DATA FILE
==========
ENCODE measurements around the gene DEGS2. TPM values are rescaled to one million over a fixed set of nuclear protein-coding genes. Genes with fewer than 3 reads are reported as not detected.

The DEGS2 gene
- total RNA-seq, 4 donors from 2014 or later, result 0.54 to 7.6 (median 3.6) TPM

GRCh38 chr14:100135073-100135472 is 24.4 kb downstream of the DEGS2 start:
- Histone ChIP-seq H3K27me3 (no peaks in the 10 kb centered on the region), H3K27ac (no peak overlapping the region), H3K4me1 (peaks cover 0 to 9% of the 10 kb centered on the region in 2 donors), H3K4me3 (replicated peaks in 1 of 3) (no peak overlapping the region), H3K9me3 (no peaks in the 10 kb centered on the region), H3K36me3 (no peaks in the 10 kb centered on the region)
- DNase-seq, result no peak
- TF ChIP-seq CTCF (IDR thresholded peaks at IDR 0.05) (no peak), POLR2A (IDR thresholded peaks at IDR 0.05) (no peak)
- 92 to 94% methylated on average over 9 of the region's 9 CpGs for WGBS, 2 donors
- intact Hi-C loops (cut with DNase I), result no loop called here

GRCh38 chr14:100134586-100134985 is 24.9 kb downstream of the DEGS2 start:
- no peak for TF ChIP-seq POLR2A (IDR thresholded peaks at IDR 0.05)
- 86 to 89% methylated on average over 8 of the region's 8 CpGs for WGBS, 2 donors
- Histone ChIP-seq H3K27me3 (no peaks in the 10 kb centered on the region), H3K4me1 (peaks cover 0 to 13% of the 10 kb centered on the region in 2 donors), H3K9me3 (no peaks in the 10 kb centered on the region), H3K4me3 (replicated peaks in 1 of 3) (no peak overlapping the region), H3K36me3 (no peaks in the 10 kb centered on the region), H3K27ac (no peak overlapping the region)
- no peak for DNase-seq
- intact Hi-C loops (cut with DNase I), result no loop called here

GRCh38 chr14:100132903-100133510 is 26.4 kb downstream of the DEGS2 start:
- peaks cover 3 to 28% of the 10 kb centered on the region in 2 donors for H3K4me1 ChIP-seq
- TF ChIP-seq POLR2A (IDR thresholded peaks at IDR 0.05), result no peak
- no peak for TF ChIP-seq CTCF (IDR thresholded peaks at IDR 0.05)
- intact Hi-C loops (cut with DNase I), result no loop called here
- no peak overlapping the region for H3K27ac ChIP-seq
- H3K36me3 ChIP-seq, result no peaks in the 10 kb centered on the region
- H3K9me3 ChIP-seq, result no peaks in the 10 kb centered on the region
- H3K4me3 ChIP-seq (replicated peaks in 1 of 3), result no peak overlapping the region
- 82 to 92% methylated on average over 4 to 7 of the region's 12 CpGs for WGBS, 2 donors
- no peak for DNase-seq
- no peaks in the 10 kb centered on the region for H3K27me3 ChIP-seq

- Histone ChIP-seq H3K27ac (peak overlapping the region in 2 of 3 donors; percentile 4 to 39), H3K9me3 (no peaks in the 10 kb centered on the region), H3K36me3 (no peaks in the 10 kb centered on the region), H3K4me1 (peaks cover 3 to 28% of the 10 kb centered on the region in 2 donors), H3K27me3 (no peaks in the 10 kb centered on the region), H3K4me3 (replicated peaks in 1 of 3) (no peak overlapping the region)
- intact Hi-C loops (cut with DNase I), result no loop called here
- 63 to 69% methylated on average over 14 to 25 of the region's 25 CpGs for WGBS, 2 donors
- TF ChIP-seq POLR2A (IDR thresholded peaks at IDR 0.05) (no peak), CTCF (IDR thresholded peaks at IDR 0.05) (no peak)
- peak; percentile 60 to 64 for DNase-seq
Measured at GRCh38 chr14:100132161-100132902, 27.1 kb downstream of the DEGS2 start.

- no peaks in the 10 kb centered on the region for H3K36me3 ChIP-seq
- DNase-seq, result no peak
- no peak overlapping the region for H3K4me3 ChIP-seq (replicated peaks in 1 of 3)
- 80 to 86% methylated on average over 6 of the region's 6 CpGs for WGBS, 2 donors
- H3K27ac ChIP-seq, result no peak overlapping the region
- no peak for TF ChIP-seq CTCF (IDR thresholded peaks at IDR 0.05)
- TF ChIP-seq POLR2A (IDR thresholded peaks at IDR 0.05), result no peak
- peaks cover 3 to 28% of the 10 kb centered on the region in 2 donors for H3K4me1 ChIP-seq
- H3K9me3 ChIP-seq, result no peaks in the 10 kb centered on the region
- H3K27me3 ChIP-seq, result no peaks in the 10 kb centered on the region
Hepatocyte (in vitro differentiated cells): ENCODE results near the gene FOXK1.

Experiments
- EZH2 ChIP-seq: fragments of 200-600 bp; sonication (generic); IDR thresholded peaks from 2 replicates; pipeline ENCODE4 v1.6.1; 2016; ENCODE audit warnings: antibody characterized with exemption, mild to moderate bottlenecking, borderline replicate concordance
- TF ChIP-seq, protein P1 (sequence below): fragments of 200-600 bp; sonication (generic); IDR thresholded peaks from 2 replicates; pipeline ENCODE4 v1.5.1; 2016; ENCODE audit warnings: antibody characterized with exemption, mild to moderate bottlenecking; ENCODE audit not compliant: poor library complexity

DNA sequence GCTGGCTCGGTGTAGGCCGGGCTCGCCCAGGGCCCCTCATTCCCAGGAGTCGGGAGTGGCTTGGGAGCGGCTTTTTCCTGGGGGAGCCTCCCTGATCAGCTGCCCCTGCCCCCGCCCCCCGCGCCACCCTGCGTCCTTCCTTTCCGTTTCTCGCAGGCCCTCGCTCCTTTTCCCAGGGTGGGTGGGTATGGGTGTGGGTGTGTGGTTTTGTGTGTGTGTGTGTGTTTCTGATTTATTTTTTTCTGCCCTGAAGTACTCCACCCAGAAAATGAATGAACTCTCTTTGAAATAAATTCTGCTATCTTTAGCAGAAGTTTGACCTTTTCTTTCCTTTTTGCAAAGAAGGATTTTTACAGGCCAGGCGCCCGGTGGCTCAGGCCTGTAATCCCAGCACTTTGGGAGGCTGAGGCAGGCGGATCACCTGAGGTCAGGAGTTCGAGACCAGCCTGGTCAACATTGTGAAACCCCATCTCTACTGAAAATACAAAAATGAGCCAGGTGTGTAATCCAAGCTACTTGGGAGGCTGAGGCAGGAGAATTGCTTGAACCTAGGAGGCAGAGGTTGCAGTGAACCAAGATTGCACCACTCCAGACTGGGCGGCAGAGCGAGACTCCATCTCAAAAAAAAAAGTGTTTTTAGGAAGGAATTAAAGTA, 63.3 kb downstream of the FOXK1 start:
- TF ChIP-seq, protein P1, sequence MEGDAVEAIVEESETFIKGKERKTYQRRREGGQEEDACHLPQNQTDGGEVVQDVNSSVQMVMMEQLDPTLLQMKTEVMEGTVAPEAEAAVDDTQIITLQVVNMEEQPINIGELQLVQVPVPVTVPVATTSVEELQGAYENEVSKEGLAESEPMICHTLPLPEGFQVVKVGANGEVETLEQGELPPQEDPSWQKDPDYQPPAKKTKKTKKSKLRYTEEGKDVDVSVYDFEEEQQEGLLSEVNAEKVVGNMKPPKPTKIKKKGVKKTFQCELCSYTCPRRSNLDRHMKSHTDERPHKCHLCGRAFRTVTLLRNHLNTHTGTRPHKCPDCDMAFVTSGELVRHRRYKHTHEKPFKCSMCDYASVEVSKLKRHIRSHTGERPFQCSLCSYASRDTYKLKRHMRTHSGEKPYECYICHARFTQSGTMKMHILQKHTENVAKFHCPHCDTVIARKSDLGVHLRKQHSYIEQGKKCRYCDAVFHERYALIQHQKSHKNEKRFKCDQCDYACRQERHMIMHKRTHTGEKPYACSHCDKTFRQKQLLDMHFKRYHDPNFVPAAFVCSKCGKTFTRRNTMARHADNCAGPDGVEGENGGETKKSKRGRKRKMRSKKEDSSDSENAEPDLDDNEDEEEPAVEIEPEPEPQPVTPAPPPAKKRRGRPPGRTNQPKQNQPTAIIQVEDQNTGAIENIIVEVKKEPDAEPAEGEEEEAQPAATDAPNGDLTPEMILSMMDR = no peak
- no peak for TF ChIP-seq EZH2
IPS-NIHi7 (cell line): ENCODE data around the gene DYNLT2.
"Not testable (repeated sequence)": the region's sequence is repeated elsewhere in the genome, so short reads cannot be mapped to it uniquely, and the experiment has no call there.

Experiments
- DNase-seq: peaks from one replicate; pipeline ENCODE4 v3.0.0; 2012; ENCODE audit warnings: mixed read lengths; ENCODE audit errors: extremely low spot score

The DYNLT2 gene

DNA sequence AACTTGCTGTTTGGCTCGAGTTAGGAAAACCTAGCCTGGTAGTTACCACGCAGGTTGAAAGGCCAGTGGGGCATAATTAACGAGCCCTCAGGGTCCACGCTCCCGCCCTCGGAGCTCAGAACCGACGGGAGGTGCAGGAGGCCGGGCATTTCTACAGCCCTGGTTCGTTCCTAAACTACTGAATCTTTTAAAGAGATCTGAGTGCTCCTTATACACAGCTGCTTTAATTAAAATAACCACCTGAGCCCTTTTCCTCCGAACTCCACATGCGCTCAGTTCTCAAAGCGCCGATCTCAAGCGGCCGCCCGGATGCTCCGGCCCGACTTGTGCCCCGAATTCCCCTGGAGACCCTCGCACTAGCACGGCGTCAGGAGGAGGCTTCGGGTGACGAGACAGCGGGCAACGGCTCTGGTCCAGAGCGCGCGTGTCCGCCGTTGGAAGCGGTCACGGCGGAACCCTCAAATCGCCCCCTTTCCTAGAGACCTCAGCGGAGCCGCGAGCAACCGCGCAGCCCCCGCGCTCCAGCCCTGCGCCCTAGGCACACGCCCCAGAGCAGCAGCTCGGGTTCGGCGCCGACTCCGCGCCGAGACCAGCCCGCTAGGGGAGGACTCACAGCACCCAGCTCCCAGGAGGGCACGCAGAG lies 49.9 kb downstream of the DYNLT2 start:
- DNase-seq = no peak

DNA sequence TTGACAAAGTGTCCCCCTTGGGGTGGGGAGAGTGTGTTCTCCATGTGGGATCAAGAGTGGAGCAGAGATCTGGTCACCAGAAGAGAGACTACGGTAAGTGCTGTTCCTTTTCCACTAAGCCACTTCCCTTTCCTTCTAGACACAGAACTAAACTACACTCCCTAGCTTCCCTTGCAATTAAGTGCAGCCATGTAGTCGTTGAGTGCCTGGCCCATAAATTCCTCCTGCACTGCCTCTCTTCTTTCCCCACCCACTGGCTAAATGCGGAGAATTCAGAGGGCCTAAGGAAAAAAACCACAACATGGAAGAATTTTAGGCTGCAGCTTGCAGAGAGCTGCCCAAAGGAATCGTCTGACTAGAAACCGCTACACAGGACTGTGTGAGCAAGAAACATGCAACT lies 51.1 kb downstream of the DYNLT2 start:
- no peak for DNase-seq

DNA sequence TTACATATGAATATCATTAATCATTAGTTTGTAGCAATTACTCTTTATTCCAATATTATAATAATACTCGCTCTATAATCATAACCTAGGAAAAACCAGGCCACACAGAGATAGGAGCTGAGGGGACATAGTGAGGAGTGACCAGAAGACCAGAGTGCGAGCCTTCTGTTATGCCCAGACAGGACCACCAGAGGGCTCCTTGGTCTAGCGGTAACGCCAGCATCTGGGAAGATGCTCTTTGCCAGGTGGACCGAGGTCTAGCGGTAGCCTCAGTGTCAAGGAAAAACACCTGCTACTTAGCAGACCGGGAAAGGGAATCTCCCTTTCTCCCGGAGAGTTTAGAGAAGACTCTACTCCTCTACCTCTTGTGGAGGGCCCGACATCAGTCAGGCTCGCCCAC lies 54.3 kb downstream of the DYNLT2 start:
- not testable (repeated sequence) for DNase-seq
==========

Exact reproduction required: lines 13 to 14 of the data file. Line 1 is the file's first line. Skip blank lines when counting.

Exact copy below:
- Histone ChIP-seq H3K27me3 (no peaks in the 10 kb centered on the region), H3K4me1 (peaks cover 0 to 13% of the 10 kb centered on the region in 2 donors), H3K9me3 (no peaks in the 10 kb centered on the region), H3K4me3 (replicated peaks in 1 of 3) (no peak overlapping the region), H3K36me3 (no peaks in the 10 kb centered on the region), H3K27ac (no peak overlapping the region)
- no peak for DNase-seq